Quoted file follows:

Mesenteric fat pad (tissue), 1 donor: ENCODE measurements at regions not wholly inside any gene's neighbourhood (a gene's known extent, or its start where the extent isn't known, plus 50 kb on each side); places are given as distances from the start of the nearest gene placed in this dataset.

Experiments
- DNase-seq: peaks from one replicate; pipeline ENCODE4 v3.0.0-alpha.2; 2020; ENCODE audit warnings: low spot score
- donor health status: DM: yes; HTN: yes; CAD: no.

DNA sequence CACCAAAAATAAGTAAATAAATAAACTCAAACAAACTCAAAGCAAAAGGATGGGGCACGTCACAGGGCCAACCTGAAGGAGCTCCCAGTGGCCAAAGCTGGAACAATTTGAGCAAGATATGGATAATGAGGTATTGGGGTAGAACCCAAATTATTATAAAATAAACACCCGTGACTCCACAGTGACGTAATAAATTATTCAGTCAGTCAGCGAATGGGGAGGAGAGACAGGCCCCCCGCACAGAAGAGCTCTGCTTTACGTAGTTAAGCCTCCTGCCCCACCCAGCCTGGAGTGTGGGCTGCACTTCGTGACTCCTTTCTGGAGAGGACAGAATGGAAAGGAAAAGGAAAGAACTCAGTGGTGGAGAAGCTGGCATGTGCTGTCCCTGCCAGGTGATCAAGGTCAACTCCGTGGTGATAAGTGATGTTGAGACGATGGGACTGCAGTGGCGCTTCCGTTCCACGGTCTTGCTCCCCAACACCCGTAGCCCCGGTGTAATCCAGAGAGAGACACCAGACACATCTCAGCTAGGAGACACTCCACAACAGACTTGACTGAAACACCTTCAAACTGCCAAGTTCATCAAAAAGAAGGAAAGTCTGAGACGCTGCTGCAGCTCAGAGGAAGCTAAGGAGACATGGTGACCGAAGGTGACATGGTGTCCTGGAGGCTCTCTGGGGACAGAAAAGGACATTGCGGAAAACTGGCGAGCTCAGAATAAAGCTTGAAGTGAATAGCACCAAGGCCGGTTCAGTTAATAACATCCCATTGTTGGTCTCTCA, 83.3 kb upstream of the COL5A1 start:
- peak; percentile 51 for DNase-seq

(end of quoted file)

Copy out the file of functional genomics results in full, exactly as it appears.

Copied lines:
Mesenteric fat pad (tissue), 1 donor: ENCODE measurements at regions not wholly inside any gene's neighbourhood (a gene's known extent, or its start where the extent isn't known, plus 50 kb on each side); places are given as distances from the start of the nearest gene placed in this dataset.

Experiments
- DNase-seq: peaks from one replicate; pipeline ENCODE4 v3.0.0-alpha.2; 2020; ENCODE audit warnings: low spot score
- donor health status: DM: yes; HTN: yes; CAD: no.

DNA sequence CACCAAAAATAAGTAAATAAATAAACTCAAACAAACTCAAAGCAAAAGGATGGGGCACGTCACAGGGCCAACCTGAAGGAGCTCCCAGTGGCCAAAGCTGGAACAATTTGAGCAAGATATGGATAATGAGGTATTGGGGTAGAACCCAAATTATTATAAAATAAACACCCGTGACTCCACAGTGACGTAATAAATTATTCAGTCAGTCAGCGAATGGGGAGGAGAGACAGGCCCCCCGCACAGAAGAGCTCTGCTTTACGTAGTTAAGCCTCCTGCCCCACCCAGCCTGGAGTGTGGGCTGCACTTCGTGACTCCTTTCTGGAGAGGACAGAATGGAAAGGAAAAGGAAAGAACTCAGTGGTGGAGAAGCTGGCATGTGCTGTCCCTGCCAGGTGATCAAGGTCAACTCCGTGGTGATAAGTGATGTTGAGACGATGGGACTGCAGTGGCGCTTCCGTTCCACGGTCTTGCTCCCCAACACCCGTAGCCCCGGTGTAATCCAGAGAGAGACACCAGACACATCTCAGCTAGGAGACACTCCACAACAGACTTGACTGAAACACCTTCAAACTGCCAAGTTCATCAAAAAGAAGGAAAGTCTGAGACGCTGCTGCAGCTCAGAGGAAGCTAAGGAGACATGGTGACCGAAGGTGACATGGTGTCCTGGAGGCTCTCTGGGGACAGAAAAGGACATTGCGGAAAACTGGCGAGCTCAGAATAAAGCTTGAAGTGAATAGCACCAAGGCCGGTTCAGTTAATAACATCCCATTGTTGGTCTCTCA, 83.3 kb upstream of the COL5A1 start:
- peak; percentile 51 for DNase-seq